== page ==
“How many of us would think to gather in front of the police station and demand weapons until we got them? How many of us would think to cut off the bridges from Virginia to the White House to keep the tanks from getting through?

“Yet this is what the people of Madrid did as easily as walking, just being heroic by getting to live at the right time and believing in the right things.

“Sometimes I’m wandering down the street, and I hear helicopters and my heart starts beating a little faster, and I wonder — maybe now?”


“Look,” Linda says, pulling the shirt out of her book bag. “This is what he gave me for my birthday.”

“I’ve never seen that before,” says Ben.

“It’s his favorite shirt. He never wears it because he doesn’t want anything to happen to it.”

“That’s too bad.”


“He is very attached to you, attached to this shirt, attached to this war . . . so many things. I think this is going to cause a lot of suffering.”

“I think it’s sweet of him. Don’t Buddhists celebrate birthdays?”

“Not especially.”



“What do you celebrate?”

Ben thinks for a moment.



Neal is muttering.

“What is it?”

“Just thinking about this thesis.”


“Like this guy here. He’s born in Missouri, and thinks all he’s ever going to be is a sharecropper, but he meets up with a Communist union organizer and finds himself defending Madrid.”



“Would you have left me to fight that war?”

“Of course not,” he says, without looking up. “I’d have taken you with me.”


“When did they realize they were doomed? When Barcelona fell and the massacres began? When the Communists started killing anarchists and Trotskyists instead of Fascists? When the Soviets had taken the last Spanish gold out of the country?

“Once Franco took Catalonia, there was no way to get out. No way to get to France, and no ships to take them elsewhere. England, the United States, Canada, and Australia were all looking the other way. Of those who did get to France, many were herded into concentration camps. Many were later taken to German concentration camps after France fell to Hitler. Those who survived said that the Germans fed them better.

“Maybe they knew right from the start. Maybe they knew they didn’t have a chance and chose to fight anyway. To stand against Franco, to stand for the right of people to eat and to go to school and to speak freely, and to have a doctor, and the right to have work and benefit from that work, the right to live without fear — to stand for this meant that you were absolutely doomed.”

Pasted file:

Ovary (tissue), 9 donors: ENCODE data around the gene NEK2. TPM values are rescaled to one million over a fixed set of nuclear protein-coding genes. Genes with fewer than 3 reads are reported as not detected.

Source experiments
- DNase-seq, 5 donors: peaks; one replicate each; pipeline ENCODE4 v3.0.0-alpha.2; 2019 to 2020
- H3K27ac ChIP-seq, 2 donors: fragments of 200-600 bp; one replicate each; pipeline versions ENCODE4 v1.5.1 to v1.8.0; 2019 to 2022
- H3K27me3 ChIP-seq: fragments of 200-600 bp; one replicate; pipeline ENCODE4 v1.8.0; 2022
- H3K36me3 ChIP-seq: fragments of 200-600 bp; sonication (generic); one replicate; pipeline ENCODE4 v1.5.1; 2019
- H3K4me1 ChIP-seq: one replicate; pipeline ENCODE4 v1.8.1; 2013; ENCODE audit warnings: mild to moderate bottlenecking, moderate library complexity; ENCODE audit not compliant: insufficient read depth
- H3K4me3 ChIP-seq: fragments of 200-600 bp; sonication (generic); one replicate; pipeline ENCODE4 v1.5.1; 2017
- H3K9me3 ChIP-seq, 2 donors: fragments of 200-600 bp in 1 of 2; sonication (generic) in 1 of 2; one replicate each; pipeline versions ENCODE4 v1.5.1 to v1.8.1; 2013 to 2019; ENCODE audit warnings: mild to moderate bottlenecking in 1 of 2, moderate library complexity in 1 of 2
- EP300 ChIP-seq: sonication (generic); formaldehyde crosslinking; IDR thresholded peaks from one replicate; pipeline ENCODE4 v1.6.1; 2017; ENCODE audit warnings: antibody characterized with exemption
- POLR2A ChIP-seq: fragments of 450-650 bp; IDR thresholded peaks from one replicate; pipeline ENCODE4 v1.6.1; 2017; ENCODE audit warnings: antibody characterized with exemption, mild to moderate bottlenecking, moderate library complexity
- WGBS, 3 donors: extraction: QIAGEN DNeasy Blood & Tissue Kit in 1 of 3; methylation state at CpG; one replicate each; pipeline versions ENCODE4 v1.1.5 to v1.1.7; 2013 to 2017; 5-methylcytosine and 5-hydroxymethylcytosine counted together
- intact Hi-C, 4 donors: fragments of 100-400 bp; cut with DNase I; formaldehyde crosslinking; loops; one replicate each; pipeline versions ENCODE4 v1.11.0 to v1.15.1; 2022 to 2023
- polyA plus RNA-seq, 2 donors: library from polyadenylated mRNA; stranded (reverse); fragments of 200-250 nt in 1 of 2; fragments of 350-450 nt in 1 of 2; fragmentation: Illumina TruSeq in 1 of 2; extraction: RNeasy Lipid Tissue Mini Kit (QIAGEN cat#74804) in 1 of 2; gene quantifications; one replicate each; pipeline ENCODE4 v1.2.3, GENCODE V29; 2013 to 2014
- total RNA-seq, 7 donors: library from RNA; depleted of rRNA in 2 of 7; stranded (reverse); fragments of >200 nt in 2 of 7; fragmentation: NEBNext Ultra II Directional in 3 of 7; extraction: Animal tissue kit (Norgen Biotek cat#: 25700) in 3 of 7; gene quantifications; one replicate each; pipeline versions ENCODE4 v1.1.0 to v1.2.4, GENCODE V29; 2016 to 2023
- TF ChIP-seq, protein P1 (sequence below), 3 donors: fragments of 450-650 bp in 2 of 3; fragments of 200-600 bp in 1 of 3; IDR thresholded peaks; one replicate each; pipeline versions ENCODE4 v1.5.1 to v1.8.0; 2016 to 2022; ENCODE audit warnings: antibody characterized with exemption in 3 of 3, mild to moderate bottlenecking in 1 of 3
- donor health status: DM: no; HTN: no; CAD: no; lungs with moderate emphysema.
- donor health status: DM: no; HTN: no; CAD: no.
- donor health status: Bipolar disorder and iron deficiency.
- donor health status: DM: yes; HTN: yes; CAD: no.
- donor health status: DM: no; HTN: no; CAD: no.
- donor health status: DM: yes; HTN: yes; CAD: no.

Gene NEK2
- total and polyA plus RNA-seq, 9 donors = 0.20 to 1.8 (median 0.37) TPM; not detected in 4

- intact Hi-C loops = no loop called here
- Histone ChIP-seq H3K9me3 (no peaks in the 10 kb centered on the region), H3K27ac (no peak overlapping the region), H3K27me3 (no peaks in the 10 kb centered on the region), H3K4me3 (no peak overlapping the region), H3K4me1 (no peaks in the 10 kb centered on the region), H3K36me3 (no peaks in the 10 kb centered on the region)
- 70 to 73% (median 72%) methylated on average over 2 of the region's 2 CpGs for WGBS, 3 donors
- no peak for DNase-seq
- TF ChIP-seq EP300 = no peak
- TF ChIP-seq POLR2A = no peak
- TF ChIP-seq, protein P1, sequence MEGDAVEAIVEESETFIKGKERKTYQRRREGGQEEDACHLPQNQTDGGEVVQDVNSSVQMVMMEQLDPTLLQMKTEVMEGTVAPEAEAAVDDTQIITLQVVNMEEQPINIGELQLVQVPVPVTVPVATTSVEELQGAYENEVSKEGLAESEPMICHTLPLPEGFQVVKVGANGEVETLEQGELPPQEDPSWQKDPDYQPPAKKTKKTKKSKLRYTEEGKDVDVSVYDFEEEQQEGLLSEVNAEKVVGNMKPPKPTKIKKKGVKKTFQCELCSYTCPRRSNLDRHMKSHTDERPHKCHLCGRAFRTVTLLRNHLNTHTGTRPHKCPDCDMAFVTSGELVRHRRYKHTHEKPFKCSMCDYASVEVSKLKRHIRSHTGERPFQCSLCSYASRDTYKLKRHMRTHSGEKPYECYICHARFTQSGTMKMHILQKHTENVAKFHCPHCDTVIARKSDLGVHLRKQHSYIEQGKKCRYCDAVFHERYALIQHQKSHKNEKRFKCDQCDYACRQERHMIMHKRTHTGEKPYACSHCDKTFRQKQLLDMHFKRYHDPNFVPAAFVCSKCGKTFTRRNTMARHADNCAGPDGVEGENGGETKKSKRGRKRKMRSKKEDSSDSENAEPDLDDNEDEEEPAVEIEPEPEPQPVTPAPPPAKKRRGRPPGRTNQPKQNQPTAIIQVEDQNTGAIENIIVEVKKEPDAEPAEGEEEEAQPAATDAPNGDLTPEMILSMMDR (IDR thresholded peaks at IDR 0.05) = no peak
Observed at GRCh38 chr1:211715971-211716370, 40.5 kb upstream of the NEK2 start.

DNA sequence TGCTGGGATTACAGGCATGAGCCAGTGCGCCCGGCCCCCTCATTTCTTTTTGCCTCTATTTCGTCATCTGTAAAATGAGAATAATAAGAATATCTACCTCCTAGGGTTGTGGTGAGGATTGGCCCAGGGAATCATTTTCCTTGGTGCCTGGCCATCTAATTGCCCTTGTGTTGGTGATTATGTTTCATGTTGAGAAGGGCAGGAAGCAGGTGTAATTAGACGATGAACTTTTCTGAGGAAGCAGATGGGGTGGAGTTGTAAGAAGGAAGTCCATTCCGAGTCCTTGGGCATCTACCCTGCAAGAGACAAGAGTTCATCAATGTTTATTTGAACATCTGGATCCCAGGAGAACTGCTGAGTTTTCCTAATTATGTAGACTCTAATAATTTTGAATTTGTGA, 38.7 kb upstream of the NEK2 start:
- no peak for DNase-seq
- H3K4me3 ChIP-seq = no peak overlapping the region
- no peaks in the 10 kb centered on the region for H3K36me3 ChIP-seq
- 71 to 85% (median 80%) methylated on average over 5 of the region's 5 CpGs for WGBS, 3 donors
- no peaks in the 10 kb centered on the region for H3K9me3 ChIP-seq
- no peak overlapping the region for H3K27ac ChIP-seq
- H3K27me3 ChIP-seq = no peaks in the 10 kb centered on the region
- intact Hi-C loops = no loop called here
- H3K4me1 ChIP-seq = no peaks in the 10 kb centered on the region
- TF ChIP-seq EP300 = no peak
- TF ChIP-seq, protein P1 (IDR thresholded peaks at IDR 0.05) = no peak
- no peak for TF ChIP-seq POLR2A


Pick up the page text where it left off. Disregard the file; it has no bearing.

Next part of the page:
“Why did you become a Buddhist?”

Ben purses his lips for a moment and swings his legs back up on the couch.

“I just came to believe that life is . . . tremendously futile. And I found that a very sad thought. To attain nirvana, to be released from this cage of futility, is to lose attachment to things, to ideas, to people, and that seemed like a good idea. Everyone is doomed to die, right? What matters is the amount of clarity with which that truth is faced.”

“Thank you, master.”

Ben laughs.

“You did ask,” he says, stretching his arms behind his head, shrugging his shoulders.

“You’re right, I did.” She zips up her book bag and stands.


“I do have to get going. Thanks for listening.”

“Any time at all. The talk is nothing. You have to get past the words to make it count.”

She walks out the door, a little frustrated. She steps down and makes a left on P Street, heading west to DuPont Circle. As she crosses Fifteenth Street she hears a rumble that sounds like thunder. She stops and looks up, frowning. The sky is cloudless. The thunder rumbles again, and she feels a tremor under her feet. A loud roar fills the air and three planes roar overhead, so low she can see the rivets on the wings and the fuselages. Bombs hang from the wings of the propeller-driven planes. There are swastikas painted on the tails.

She begins to run. Somewhere in the city, artillery is firing. She comes to DuPont Circle. Neal is at the back of a truck, handing out rifles and ammunition, shouting through a bullhorn. Bike couriers are racing through, gathering reports over their radios, smiling, clapping each other on the back. Businessmen are knocked down, their ties stripped off and stuffed into Molotov cocktails. The fountain is empty and machine-gun nests are being set up there. Neal looks up and sees Linda. Buds are just starting to blossom on the trees.


“The couriers tell us that Franco is past Chevy Chase, and now in the District itself. The plan, such as it is, is to take the Metro to the zoo stop and hold them on Connecticut Avenue until we can relieve American University. There is hand-to-hand fighting on the AU campus; Moroccan troops are bayoneting their way through the dorms.

“There is no time to lose. Nazi panzers backed by the Stukas of the Condor Division are past Gaithersburg; we must be in place before they arrive.

“Linda is here. She is staring at me, rooted in place, shocked, as if this were somehow unexpected. She is so beautiful. Her eyes are round and frank and daring, her hair is flowing across her shoulders, her mouth is caught in this perfect O, and I want to hold this moment forever. I want to make love with her always, I want to stay young and strong. Suddenly I don’t want this war, I don’t want to die at all, all I want is Linda, that’s all, that’s it. I drop my gun and run to her, jumping over sandbags and ammo racks and for a second there’s no war at all.

“The buses are back running around the circle, the homeless men are back on the benches shouting at each other, the old men are back playing chess on the concrete tables, women are wearing furs unmolested, businessmen are going to work. And then she runs to me too, and the war is back, she holds me as tightly as I hold her, and this illusory war is real now, stronger than the placid delusion that we used to call important or substantial; we are passionate, we are embracing, we are crying, we are smiling, we love, we are going to die, we belong entirely to life.”